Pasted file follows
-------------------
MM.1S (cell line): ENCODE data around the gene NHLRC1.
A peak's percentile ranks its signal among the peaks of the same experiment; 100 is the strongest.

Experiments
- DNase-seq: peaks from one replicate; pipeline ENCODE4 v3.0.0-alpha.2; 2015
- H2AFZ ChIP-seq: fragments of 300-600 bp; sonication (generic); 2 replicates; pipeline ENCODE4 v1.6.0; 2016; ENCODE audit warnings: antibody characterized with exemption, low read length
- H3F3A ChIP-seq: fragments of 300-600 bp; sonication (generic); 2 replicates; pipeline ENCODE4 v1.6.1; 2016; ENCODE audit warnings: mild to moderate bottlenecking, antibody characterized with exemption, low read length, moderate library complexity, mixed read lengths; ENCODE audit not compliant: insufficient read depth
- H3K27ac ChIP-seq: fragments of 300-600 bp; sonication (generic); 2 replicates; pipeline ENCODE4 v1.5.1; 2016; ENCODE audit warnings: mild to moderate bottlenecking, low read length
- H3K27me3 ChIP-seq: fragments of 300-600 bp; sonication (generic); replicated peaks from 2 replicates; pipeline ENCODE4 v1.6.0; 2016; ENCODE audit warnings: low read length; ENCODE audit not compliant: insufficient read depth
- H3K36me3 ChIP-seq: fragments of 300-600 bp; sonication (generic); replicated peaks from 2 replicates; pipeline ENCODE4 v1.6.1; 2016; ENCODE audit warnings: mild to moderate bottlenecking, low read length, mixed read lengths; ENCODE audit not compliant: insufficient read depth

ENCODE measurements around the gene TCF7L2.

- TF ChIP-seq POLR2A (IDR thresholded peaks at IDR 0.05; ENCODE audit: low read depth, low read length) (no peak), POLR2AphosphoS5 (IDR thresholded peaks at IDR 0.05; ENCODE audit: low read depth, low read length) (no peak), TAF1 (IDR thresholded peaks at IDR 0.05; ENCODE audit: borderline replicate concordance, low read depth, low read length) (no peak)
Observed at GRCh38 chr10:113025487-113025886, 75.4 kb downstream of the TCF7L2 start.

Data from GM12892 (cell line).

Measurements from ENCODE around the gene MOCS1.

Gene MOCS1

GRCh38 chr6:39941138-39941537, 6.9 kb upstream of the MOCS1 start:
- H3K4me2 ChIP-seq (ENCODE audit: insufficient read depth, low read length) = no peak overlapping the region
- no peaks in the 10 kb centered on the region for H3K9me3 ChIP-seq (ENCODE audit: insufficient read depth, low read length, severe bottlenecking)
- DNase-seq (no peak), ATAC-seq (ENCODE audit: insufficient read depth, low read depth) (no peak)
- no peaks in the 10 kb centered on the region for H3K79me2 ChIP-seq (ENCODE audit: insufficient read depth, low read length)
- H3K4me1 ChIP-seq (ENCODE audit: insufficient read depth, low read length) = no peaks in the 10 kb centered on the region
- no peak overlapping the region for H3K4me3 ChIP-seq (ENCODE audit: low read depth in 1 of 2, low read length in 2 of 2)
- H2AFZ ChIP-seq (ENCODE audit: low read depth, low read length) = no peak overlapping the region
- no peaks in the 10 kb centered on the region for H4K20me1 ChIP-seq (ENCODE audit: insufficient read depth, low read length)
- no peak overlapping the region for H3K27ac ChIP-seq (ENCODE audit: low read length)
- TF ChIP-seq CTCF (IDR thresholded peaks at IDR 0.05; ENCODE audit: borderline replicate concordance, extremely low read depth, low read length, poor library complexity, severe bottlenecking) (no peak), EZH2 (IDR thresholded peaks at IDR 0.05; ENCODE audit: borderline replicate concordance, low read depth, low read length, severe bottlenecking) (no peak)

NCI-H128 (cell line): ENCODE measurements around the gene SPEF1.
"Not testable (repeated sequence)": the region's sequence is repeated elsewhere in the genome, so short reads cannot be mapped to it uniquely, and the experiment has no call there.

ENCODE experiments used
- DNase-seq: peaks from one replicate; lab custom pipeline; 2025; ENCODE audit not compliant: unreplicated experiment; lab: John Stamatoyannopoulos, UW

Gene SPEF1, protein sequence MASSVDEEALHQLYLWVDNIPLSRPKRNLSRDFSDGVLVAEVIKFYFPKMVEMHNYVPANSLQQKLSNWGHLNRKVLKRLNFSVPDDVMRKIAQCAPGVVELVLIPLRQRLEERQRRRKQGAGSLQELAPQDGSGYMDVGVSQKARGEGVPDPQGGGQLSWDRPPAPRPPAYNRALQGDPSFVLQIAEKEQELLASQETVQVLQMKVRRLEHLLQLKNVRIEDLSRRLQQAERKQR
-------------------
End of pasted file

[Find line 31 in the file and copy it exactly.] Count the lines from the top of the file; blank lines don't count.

Gene SPEF1, protein sequence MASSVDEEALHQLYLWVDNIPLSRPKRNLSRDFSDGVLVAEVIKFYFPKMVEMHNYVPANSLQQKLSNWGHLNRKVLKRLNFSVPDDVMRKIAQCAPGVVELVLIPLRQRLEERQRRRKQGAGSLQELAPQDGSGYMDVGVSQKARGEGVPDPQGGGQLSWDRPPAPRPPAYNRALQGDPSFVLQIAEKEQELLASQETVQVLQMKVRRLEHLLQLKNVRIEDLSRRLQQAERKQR